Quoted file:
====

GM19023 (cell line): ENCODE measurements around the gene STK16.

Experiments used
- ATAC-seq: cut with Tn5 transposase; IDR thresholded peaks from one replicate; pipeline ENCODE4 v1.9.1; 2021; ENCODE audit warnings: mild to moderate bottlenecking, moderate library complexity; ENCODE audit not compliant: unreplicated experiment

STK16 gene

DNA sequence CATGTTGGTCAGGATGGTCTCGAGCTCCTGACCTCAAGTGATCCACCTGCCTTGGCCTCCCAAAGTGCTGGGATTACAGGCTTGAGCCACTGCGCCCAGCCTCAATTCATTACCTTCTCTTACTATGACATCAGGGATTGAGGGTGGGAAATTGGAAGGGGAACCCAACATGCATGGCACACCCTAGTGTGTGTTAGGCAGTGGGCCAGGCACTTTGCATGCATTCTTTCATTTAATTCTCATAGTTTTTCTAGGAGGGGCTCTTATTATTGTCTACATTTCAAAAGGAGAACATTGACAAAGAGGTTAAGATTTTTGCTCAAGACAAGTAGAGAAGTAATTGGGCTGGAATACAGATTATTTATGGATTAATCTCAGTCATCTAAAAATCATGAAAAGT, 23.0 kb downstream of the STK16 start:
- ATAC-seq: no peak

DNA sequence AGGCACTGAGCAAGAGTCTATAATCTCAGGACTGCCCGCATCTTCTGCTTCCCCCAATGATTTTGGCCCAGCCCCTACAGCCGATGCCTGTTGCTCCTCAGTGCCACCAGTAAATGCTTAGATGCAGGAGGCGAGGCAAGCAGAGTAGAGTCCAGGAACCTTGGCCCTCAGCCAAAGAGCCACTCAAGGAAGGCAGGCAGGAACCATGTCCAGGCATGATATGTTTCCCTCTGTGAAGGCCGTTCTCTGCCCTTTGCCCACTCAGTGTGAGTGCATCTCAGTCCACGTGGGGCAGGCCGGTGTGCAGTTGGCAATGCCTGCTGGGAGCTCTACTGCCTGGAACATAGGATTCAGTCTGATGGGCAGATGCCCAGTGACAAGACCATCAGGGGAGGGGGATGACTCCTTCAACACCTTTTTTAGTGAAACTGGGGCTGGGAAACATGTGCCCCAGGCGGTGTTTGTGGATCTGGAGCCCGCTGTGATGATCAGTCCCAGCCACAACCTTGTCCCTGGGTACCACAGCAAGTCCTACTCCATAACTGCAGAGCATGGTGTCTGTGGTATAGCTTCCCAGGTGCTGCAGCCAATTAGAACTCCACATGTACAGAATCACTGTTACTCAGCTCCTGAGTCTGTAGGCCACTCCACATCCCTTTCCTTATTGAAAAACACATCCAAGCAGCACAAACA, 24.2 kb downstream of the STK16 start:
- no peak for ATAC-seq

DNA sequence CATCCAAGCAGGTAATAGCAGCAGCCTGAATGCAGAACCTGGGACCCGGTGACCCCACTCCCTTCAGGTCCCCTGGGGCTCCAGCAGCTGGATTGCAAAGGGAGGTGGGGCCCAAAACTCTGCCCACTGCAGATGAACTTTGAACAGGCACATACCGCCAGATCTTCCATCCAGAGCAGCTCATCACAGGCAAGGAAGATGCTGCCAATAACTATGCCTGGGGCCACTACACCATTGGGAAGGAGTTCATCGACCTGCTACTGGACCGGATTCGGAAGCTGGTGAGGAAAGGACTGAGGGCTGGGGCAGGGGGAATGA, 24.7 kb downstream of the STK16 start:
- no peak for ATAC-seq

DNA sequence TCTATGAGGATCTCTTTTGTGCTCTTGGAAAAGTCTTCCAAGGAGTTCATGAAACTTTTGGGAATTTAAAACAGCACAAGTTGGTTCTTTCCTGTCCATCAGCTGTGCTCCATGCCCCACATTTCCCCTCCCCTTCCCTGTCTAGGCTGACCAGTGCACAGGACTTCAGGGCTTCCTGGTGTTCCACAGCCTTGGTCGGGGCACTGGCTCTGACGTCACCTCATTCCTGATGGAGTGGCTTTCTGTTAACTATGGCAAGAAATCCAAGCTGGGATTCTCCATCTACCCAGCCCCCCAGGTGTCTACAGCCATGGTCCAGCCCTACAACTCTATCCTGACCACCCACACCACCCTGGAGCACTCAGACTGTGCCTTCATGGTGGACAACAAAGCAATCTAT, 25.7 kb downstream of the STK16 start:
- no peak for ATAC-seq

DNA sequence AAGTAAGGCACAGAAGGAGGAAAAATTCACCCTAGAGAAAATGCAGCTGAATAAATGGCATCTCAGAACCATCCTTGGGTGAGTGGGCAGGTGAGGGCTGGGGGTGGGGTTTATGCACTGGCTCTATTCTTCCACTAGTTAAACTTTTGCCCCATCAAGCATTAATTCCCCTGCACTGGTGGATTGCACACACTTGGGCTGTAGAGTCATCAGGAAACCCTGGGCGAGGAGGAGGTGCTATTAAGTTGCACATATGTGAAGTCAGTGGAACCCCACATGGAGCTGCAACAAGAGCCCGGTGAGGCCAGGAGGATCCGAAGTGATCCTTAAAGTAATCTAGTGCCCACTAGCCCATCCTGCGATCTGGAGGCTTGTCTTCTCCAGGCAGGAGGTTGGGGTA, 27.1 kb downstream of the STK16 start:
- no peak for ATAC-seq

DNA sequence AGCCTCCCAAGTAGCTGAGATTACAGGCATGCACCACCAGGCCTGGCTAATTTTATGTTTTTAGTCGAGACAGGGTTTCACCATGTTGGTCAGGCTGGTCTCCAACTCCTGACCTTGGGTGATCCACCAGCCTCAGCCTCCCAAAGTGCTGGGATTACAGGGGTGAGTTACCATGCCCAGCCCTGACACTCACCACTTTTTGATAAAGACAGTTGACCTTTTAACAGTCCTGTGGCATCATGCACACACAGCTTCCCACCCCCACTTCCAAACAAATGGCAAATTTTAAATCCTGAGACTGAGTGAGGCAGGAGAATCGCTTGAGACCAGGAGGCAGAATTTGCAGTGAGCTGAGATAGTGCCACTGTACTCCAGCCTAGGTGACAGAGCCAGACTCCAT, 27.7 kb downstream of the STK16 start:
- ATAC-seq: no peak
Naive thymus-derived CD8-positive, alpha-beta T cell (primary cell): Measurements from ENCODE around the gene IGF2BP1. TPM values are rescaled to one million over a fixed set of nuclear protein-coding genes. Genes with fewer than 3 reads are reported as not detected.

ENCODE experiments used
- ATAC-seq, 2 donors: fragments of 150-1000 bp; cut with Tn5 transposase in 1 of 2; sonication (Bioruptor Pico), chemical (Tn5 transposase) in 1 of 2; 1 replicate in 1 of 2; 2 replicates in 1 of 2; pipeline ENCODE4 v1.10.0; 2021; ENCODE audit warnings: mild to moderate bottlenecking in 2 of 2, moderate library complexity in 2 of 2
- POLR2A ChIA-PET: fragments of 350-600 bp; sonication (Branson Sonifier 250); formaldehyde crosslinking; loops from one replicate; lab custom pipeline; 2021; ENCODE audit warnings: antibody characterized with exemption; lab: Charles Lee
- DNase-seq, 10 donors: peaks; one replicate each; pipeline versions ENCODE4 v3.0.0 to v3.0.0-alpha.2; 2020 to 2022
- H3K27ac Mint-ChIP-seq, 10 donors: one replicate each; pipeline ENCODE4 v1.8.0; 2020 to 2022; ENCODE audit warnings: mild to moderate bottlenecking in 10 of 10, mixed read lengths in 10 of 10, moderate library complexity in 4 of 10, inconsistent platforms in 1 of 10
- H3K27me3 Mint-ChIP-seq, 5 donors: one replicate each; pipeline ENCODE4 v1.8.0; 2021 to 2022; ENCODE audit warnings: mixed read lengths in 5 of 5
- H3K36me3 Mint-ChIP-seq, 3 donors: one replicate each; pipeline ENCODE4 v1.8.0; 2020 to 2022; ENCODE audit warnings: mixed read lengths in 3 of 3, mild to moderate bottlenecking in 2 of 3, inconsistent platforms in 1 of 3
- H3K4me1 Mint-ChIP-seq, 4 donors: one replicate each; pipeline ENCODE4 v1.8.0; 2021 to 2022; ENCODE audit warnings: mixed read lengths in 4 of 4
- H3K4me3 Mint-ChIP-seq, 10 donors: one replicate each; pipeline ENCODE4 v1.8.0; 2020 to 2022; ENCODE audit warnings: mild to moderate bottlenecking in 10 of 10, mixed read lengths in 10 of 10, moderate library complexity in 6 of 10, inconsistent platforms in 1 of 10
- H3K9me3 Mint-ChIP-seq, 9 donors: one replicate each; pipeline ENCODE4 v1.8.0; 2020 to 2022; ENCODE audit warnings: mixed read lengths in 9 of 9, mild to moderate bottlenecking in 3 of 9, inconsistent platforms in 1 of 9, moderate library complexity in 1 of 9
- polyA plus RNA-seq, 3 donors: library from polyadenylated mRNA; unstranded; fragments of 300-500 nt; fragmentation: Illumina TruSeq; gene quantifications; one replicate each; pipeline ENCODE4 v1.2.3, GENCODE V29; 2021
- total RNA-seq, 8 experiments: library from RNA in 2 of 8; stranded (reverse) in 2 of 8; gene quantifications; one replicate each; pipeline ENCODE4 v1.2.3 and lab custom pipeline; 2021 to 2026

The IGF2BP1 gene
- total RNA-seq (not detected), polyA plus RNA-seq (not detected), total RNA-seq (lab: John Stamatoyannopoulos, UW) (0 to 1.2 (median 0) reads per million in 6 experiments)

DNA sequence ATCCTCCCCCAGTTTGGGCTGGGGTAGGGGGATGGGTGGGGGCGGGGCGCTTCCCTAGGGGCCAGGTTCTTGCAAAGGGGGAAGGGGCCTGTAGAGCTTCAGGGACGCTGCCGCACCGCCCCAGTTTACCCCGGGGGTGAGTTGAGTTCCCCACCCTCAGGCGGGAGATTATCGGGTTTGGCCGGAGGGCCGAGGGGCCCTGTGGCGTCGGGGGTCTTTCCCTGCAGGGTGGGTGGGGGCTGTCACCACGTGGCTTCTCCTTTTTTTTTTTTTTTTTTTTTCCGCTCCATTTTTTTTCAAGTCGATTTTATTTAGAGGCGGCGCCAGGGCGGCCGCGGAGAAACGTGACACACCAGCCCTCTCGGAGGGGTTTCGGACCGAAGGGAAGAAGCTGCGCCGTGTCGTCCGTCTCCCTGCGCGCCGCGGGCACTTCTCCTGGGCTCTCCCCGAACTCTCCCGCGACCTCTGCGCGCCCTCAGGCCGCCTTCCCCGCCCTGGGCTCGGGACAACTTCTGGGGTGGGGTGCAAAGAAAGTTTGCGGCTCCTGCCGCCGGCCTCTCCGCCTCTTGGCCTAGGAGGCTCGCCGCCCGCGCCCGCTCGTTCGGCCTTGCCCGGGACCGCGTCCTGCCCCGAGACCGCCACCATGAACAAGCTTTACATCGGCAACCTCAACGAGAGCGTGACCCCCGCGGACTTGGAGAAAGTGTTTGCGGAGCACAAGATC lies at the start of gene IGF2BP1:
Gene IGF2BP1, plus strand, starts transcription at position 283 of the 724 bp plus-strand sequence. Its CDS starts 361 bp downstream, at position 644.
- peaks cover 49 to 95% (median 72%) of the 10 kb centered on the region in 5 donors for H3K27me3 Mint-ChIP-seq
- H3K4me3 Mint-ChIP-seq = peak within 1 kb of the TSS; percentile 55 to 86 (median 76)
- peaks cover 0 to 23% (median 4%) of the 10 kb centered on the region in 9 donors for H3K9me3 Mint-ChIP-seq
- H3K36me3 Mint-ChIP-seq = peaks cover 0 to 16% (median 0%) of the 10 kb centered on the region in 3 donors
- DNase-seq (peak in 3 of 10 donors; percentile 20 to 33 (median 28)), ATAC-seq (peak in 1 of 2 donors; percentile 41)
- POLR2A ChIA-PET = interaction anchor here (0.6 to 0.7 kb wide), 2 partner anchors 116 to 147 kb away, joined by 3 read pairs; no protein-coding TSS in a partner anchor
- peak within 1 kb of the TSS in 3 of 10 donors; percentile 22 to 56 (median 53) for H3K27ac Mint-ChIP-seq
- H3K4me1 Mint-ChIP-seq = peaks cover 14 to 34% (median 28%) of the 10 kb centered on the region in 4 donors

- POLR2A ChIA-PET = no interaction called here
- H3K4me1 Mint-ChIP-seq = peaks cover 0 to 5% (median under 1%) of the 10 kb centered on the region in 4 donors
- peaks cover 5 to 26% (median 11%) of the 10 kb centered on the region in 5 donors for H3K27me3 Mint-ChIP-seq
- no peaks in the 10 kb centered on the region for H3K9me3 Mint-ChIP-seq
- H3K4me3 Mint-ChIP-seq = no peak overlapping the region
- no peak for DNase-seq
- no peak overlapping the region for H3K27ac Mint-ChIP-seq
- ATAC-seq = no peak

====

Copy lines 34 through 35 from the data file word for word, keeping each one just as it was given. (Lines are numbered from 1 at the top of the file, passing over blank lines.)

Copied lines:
- peaks cover 49 to 95% (median 72%) of the 10 kb centered on the region in 5 donors for H3K27me3 Mint-ChIP-seq
- H3K4me3 Mint-ChIP-seq = peak within 1 kb of the TSS; percentile 55 to 86 (median 76)